• The second automatic gain control 6481 represents a gain of the second (H-field) Primary IF amplifier 6441 and the second (H-field) secondary IF amplifier 6461 to maintain a desired level of the second representative IF signal. By splitting a desired overall gain between the second (H-field) primary IF amplifier 6441 and the second (H-field) secondary IF amplifier 6461 For example, high overall gain and dynamic range can be maintained with greater stability and reliability than in a single, single gain stage. Likewise, by splitting the desired filtering between the second (H field) primary IF filter 6431 and the second (H-field) secondary IF filter 6451 a narrower passband with greater stability and greater reliability than with a single single filter stage can be achieved. The second automatic gain control 6481 preferably includes a received signal strength indicator (RSSI) and passes an RSSI level to the RSSI output 6221 further.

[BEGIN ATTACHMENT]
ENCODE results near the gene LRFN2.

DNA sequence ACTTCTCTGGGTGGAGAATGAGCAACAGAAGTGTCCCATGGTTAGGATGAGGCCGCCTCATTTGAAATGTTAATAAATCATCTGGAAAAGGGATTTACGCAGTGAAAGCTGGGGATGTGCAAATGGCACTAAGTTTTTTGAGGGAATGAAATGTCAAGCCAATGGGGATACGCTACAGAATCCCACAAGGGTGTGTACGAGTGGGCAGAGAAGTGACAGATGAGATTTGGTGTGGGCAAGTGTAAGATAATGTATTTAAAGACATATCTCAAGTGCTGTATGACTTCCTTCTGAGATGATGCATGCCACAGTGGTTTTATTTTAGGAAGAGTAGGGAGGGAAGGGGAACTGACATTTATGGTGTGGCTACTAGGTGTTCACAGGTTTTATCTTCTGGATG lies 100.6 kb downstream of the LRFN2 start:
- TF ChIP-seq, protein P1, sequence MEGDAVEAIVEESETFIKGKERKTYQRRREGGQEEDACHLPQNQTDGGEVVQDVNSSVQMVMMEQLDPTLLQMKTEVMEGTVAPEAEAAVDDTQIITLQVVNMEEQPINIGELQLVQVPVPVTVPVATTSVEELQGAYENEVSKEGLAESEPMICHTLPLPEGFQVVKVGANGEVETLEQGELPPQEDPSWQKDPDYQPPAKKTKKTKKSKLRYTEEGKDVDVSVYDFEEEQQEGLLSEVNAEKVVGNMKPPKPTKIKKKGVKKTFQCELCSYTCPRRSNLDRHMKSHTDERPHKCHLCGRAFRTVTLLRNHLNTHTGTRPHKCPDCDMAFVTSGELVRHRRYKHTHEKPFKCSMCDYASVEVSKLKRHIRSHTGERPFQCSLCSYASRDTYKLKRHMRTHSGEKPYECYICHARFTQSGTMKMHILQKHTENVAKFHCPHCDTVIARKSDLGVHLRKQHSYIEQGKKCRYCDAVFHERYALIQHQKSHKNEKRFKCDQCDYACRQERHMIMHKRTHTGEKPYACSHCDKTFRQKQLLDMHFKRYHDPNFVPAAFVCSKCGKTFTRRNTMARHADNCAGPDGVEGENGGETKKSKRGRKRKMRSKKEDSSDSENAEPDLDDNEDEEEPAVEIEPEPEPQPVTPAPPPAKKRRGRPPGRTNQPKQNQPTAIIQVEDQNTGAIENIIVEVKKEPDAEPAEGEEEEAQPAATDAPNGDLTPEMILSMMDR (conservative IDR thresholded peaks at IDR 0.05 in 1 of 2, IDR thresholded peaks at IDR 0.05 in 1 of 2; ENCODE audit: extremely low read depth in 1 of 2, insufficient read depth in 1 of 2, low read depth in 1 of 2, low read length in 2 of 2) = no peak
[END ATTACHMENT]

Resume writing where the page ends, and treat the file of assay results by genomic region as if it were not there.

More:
• The third (E-field) antenna 632 responds to the electrical or E-field component of the electromagnetic signal 615 and presents a received signal that is proportional to the electrical or e-field component of the electromagnetic signal 615 is the third (E-field) preselection filter 6402 ,
  • The third (E-field) preselection filter 6402 leaves a third representative signal proportional to the electric or e-field component of the electromagnetic signal 615 is through, but rejects signals with unwanted frequencies. The third (E-field) preselection filter 6402 may be, for example, a bandpass filter or a low-pass filter. Typically, the third (E-field) preselection filter 6402 let through those frequencies within which the beacon 610 an electromagnetic signal 615 for a relevant application could send. Selection of a band will depend on a variety of factors, including, but not necessarily limited to, regulatory constraints, propagation behavior of the electromagnetic signal 615 and a desired range r of operation.
  • The third (E-field) mixer 6422 mixes a third representative signal from the third (E-field) preselection filter 6402 is received, with a local oscillator (LO) signal through the local oscillator 650 is generated to produce a third representative IF (or IF) signal. The local oscillator 650 may be a conventional sine wave oscillator, direct digital synthesizer (DDS) or other oscillator or other waveform template source.